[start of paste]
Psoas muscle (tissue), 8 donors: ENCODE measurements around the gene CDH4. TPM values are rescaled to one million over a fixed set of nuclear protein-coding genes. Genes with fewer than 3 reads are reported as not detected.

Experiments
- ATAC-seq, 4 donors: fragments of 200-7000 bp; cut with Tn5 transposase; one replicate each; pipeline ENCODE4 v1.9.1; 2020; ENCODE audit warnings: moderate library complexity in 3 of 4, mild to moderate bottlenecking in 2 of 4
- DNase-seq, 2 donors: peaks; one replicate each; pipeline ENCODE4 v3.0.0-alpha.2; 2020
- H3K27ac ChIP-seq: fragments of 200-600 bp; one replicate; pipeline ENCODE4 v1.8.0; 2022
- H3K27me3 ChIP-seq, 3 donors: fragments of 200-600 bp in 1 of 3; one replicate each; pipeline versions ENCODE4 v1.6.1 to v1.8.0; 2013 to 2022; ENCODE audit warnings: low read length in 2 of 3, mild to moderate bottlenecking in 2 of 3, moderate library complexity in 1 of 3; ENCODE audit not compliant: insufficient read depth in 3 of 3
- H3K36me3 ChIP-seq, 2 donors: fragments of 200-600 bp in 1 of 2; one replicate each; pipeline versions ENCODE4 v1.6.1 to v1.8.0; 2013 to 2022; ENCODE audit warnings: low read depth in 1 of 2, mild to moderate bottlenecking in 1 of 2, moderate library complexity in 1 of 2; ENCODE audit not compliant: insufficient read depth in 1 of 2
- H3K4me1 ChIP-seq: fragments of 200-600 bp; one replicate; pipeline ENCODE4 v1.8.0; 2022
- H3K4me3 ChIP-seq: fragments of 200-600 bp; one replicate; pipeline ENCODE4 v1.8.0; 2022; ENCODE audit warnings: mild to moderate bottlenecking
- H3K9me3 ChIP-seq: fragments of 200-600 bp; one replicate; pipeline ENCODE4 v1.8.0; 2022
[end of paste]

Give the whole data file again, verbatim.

Psoas muscle (tissue), 8 donors: ENCODE measurements around the gene CDH4. TPM values are rescaled to one million over a fixed set of nuclear protein-coding genes. Genes with fewer than 3 reads are reported as not detected.

Experiments
- ATAC-seq, 4 donors: fragments of 200-7000 bp; cut with Tn5 transposase; one replicate each; pipeline ENCODE4 v1.9.1; 2020; ENCODE audit warnings: moderate library complexity in 3 of 4, mild to moderate bottlenecking in 2 of 4
- DNase-seq, 2 donors: peaks; one replicate each; pipeline ENCODE4 v3.0.0-alpha.2; 2020
- H3K27ac ChIP-seq: fragments of 200-600 bp; one replicate; pipeline ENCODE4 v1.8.0; 2022
- H3K27me3 ChIP-seq, 3 donors: fragments of 200-600 bp in 1 of 3; one replicate each; pipeline versions ENCODE4 v1.6.1 to v1.8.0; 2013 to 2022; ENCODE audit warnings: low read length in 2 of 3, mild to moderate bottlenecking in 2 of 3, moderate library complexity in 1 of 3; ENCODE audit not compliant: insufficient read depth in 3 of 3
- H3K36me3 ChIP-seq, 2 donors: fragments of 200-600 bp in 1 of 2; one replicate each; pipeline versions ENCODE4 v1.6.1 to v1.8.0; 2013 to 2022; ENCODE audit warnings: low read depth in 1 of 2, mild to moderate bottlenecking in 1 of 2, moderate library complexity in 1 of 2; ENCODE audit not compliant: insufficient read depth in 1 of 2
- H3K4me1 ChIP-seq: fragments of 200-600 bp; one replicate; pipeline ENCODE4 v1.8.0; 2022
- H3K4me3 ChIP-seq: fragments of 200-600 bp; one replicate; pipeline ENCODE4 v1.8.0; 2022; ENCODE audit warnings: mild to moderate bottlenecking
- H3K9me3 ChIP-seq: fragments of 200-600 bp; one replicate; pipeline ENCODE4 v1.8.0; 2022